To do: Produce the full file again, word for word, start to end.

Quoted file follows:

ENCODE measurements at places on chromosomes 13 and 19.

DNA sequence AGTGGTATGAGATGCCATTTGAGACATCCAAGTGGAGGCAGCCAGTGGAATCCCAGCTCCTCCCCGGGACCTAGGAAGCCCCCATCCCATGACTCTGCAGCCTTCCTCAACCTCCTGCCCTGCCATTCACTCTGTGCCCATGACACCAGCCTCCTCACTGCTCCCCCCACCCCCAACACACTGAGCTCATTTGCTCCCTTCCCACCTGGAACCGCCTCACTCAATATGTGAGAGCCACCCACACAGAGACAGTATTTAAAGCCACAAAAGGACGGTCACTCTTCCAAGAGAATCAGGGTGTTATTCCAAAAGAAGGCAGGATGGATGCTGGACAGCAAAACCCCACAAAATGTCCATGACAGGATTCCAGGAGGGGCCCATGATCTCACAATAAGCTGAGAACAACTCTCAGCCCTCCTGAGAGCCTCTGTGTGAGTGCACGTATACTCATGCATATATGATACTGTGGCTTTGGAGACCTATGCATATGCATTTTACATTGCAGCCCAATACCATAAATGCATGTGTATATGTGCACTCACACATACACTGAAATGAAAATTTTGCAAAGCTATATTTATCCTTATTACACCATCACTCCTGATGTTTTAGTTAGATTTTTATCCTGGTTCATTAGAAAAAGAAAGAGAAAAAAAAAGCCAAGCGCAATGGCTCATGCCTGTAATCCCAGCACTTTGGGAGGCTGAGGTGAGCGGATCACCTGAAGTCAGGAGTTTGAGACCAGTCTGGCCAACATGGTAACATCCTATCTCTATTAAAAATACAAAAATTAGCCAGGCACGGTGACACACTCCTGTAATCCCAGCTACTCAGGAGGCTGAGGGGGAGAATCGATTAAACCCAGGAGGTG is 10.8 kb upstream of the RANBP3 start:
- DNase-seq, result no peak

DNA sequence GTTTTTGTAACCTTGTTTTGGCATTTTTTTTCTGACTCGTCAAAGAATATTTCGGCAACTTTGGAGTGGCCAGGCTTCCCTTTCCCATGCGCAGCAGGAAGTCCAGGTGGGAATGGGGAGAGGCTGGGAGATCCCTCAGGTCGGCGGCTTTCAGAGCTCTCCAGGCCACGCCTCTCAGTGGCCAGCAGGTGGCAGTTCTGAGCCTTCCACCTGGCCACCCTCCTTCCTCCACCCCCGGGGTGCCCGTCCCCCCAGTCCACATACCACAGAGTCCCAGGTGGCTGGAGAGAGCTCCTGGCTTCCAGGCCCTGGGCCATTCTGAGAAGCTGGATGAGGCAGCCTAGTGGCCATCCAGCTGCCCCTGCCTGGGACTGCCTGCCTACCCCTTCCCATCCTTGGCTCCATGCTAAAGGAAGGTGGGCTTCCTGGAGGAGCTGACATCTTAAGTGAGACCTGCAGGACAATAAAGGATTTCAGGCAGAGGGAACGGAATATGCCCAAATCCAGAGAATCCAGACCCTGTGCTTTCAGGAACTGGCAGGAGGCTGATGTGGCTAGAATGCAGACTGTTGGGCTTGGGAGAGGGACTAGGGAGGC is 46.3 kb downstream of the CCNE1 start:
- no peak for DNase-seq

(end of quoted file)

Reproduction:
ENCODE measurements at places on chromosomes 13 and 19.

DNA sequence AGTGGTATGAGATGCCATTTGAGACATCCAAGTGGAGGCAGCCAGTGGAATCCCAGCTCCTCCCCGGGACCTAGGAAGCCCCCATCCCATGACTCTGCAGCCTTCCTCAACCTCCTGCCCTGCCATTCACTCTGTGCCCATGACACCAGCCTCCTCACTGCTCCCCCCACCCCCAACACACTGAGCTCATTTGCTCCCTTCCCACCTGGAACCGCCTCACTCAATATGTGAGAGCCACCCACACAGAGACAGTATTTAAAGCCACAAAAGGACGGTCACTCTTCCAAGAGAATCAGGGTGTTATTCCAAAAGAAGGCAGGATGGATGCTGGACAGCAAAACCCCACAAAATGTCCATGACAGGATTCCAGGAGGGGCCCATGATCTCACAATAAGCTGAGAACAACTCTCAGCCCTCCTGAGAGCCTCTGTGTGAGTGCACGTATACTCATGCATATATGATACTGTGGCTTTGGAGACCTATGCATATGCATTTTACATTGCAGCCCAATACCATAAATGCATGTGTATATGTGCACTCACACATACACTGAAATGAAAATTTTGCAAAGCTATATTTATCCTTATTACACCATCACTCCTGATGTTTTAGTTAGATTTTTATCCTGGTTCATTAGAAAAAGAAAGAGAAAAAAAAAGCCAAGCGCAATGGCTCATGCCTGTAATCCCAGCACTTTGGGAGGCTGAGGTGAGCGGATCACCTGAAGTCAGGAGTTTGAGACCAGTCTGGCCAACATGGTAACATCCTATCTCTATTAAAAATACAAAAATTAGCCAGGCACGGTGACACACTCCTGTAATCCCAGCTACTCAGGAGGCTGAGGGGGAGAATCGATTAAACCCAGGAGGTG is 10.8 kb upstream of the RANBP3 start:
- DNase-seq, result no peak

DNA sequence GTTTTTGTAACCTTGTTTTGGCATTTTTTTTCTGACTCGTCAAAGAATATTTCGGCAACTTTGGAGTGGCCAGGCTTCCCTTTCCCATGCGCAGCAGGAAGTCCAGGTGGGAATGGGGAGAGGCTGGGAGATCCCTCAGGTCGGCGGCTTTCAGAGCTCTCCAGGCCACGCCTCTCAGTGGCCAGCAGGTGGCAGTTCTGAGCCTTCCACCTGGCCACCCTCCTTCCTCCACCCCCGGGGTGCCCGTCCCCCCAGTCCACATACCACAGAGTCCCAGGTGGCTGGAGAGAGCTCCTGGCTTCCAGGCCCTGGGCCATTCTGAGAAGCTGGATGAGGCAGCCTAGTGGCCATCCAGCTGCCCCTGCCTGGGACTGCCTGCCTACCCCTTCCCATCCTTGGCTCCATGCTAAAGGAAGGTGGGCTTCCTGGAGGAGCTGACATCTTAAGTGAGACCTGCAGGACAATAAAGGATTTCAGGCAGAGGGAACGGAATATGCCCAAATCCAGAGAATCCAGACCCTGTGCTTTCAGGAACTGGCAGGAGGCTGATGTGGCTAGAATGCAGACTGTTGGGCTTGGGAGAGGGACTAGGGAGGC is 46.3 kb downstream of the CCNE1 start:
- no peak for DNase-seq